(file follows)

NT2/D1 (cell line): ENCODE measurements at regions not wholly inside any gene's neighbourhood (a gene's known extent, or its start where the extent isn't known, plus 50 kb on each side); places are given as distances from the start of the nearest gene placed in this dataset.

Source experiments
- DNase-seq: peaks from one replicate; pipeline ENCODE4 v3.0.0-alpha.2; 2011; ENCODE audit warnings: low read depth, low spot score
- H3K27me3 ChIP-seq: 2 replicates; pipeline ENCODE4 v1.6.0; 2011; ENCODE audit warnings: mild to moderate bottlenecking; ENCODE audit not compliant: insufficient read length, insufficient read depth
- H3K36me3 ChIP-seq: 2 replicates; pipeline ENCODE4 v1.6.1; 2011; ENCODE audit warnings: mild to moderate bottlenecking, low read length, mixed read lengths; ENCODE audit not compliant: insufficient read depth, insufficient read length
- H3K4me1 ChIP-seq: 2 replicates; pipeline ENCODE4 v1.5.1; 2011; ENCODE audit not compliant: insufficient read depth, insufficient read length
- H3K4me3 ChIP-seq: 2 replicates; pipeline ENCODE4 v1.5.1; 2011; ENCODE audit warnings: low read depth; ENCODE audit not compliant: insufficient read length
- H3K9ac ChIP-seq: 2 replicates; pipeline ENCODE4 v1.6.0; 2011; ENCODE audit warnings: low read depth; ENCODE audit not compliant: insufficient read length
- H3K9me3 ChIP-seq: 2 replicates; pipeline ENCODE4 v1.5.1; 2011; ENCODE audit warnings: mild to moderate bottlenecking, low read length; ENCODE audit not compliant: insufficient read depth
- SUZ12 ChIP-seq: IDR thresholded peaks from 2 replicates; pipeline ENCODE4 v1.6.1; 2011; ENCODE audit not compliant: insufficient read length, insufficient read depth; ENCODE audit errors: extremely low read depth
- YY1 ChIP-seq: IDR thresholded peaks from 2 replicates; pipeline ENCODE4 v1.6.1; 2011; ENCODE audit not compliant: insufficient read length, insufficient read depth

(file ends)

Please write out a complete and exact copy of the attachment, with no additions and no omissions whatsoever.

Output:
NT2/D1 (cell line): ENCODE measurements at regions not wholly inside any gene's neighbourhood (a gene's known extent, or its start where the extent isn't known, plus 50 kb on each side); places are given as distances from the start of the nearest gene placed in this dataset.

Source experiments
- DNase-seq: peaks from one replicate; pipeline ENCODE4 v3.0.0-alpha.2; 2011; ENCODE audit warnings: low read depth, low spot score
- H3K27me3 ChIP-seq: 2 replicates; pipeline ENCODE4 v1.6.0; 2011; ENCODE audit warnings: mild to moderate bottlenecking; ENCODE audit not compliant: insufficient read length, insufficient read depth
- H3K36me3 ChIP-seq: 2 replicates; pipeline ENCODE4 v1.6.1; 2011; ENCODE audit warnings: mild to moderate bottlenecking, low read length, mixed read lengths; ENCODE audit not compliant: insufficient read depth, insufficient read length
- H3K4me1 ChIP-seq: 2 replicates; pipeline ENCODE4 v1.5.1; 2011; ENCODE audit not compliant: insufficient read depth, insufficient read length
- H3K4me3 ChIP-seq: 2 replicates; pipeline ENCODE4 v1.5.1; 2011; ENCODE audit warnings: low read depth; ENCODE audit not compliant: insufficient read length
- H3K9ac ChIP-seq: 2 replicates; pipeline ENCODE4 v1.6.0; 2011; ENCODE audit warnings: low read depth; ENCODE audit not compliant: insufficient read length
- H3K9me3 ChIP-seq: 2 replicates; pipeline ENCODE4 v1.5.1; 2011; ENCODE audit warnings: mild to moderate bottlenecking, low read length; ENCODE audit not compliant: insufficient read depth
- SUZ12 ChIP-seq: IDR thresholded peaks from 2 replicates; pipeline ENCODE4 v1.6.1; 2011; ENCODE audit not compliant: insufficient read length, insufficient read depth; ENCODE audit errors: extremely low read depth
- YY1 ChIP-seq: IDR thresholded peaks from 2 replicates; pipeline ENCODE4 v1.6.1; 2011; ENCODE audit not compliant: insufficient read length, insufficient read depth